Blowouts are common features on the Hoffmaster dunes. A blowout is a depression or hollow formed by wind erosion on a pre-existing sand deposit (Hesp 1999). Blowouts form where openings in vegetation cover allow strong winds to interact with the exposed sand surface. Wind erosion enlarges the initial disturbance and as the blowout grows, it modifies wind flow patterns--often accelerating the flow and directing it along the blowout axis. Although blowouts take many forms, two main types have been identified. Saucer blowouts are "shallow, ovoid, dish-shaped hollows with a steep marginal rim and commonly a flat-to-convex downwind depositional lobe" (Carter et al. 1990, 234). Trough blowouts have "relatively deep, narrow, steep-sided topographies with more pronounced downwind depositional lobes, and marked deflation basins" (Carter et al. 1990, 234). On the dune ridge, blowouts are mostly trough blowouts that may funnel wind and wind-blown sand into the large parabolic dune systems.
P. J. Hoffmaster State Park has a warm, humid continental climate with warm summers, cold winters and precipitation throughout the year (Figure 3). The mean monthly temperature recorded north of the park at Muskegon ranges from -5[degrees]C (23[degrees]F) in January to 21[degrees]C (70[degrees]F) in July (National Climatic Data Center 2001). The average annual precipitation is 89 cm (33 inches) with an average of 290 cm (114 inches) of snow in the winter months (National Climatic Data Center 2001). The region experiences large day-to-day variability in weather conditions because of the frequent passages of low-pressure storm systems characterized by cloudy skies, windy conditions, and precipitation (Kunkel et al. 1993). Mean monthly wind speeds at Muskegon are between 4 and 6 m/s (9-12 mph) and peak gust speeds greater than 22 m/s (50 mph) have been recorded in every month of the year (National Climatic Data Center 1998). The northwesterly winter winds are generally stronger than the southwesterly summer winds. The climate produces seasonal variations in wind, vegetation cover, surface moisture, and ground freezing which affect the timing and amounts of sediment transport and dune change.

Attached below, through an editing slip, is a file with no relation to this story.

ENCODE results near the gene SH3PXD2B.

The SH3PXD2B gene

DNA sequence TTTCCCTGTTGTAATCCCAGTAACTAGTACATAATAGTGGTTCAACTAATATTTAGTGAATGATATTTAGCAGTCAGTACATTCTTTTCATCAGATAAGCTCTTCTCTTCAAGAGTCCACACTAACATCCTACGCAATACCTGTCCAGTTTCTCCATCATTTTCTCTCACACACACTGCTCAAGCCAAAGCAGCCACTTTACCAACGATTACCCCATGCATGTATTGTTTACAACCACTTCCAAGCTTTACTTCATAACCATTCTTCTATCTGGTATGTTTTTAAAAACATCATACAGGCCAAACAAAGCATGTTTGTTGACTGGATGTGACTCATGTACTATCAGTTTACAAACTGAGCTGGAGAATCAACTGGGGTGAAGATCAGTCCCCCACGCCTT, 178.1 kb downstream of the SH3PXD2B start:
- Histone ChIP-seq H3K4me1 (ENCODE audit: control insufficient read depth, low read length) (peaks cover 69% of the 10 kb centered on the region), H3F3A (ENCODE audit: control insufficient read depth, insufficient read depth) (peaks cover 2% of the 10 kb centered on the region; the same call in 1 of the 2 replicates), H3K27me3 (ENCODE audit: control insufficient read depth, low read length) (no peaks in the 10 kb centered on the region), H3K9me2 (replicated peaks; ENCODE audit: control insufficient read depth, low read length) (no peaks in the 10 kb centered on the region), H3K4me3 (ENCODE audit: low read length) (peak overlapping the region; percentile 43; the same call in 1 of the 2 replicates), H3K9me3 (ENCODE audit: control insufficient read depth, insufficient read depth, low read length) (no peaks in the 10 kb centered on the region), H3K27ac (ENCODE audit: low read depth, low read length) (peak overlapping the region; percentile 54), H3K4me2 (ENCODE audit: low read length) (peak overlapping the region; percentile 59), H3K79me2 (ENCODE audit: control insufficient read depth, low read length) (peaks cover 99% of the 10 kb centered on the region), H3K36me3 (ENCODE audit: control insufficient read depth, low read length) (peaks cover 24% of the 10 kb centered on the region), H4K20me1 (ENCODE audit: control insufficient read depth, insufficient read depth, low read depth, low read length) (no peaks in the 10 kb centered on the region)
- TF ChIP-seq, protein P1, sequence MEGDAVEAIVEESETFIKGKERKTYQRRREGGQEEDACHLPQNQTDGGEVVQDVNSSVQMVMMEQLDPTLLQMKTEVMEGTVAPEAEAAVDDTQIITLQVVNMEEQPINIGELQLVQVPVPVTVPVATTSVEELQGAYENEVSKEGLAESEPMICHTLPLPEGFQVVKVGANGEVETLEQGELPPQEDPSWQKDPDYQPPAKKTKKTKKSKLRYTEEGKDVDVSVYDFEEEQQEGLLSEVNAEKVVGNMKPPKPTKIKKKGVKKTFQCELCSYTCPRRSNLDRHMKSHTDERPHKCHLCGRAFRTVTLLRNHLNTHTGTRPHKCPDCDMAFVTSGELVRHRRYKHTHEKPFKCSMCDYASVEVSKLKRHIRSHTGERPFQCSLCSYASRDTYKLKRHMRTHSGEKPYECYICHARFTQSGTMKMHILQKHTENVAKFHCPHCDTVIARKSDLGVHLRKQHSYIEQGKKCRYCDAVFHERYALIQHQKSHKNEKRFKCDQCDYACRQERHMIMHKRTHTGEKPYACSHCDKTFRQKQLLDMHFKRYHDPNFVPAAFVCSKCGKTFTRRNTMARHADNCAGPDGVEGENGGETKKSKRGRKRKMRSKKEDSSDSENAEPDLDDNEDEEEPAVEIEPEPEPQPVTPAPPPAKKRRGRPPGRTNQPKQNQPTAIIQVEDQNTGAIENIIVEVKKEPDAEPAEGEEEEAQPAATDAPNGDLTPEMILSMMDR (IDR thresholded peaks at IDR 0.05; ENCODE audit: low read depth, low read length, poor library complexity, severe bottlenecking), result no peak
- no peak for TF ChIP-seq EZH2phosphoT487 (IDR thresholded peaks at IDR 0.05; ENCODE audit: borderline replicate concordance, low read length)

[FIGURE 2 OMITTED]
[FIGURE 3 OMITTED]
Recent Lake Levels
Lake level fluctuations affect sediment availability to aeolian processes as the subaerial beach narrows or widens in response to rising or falling lake levels. The historic record for Lake Michigan-Huron shows approximately 1.5 meter variation over time (Figure 3) produced by variations in precipitation and evaporation within the lake basin and drainage area. From 1999-2003, Lake Michigan-Huron levels were at their lowest since the historic minimum in 1964, and the decrease in lake level by more than a meter since 1998 was the fastest drop ever recorded. During the 2000-2003 study period, there was a 0.6 m variation in the level of Lake Michigan (Figure 3, inset).